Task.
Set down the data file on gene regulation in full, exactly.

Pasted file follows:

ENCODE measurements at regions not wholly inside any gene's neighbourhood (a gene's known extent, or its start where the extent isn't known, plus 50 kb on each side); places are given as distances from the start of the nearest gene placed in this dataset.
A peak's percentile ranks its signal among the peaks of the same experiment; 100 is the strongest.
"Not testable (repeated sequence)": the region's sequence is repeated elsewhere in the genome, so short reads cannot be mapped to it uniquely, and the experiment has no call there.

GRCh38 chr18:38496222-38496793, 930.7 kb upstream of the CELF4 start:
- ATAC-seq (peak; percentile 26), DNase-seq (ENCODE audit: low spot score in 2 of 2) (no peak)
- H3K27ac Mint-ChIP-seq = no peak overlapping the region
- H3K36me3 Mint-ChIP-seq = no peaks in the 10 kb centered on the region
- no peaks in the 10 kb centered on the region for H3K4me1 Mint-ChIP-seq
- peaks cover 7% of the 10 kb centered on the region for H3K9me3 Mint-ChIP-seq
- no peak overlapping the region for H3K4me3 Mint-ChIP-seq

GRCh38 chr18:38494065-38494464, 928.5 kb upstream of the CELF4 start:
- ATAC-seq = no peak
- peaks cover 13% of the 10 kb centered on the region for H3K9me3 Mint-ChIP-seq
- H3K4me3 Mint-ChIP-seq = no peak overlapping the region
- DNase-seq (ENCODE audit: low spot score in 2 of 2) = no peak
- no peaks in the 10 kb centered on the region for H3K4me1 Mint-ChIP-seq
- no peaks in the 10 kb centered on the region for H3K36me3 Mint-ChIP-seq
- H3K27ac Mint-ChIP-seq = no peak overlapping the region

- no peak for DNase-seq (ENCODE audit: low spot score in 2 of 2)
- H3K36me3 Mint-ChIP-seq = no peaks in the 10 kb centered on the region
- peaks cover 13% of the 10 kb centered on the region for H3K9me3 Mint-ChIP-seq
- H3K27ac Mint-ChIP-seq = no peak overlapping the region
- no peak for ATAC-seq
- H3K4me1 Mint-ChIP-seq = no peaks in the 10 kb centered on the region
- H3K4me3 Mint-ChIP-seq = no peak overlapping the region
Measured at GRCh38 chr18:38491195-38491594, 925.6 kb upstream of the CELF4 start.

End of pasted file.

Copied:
ENCODE measurements at regions not wholly inside any gene's neighbourhood (a gene's known extent, or its start where the extent isn't known, plus 50 kb on each side); places are given as distances from the start of the nearest gene placed in this dataset.
A peak's percentile ranks its signal among the peaks of the same experiment; 100 is the strongest.
"Not testable (repeated sequence)": the region's sequence is repeated elsewhere in the genome, so short reads cannot be mapped to it uniquely, and the experiment has no call there.

GRCh38 chr18:38496222-38496793, 930.7 kb upstream of the CELF4 start:
- ATAC-seq (peak; percentile 26), DNase-seq (ENCODE audit: low spot score in 2 of 2) (no peak)
- H3K27ac Mint-ChIP-seq = no peak overlapping the region
- H3K36me3 Mint-ChIP-seq = no peaks in the 10 kb centered on the region
- no peaks in the 10 kb centered on the region for H3K4me1 Mint-ChIP-seq
- peaks cover 7% of the 10 kb centered on the region for H3K9me3 Mint-ChIP-seq
- no peak overlapping the region for H3K4me3 Mint-ChIP-seq

GRCh38 chr18:38494065-38494464, 928.5 kb upstream of the CELF4 start:
- ATAC-seq = no peak
- peaks cover 13% of the 10 kb centered on the region for H3K9me3 Mint-ChIP-seq
- H3K4me3 Mint-ChIP-seq = no peak overlapping the region
- DNase-seq (ENCODE audit: low spot score in 2 of 2) = no peak
- no peaks in the 10 kb centered on the region for H3K4me1 Mint-ChIP-seq
- no peaks in the 10 kb centered on the region for H3K36me3 Mint-ChIP-seq
- H3K27ac Mint-ChIP-seq = no peak overlapping the region

- no peak for DNase-seq (ENCODE audit: low spot score in 2 of 2)
- H3K36me3 Mint-ChIP-seq = no peaks in the 10 kb centered on the region
- peaks cover 13% of the 10 kb centered on the region for H3K9me3 Mint-ChIP-seq
- H3K27ac Mint-ChIP-seq = no peak overlapping the region
- no peak for ATAC-seq
- H3K4me1 Mint-ChIP-seq = no peaks in the 10 kb centered on the region
- H3K4me3 Mint-ChIP-seq = no peak overlapping the region
Measured at GRCh38 chr18:38491195-38491594, 925.6 kb upstream of the CELF4 start.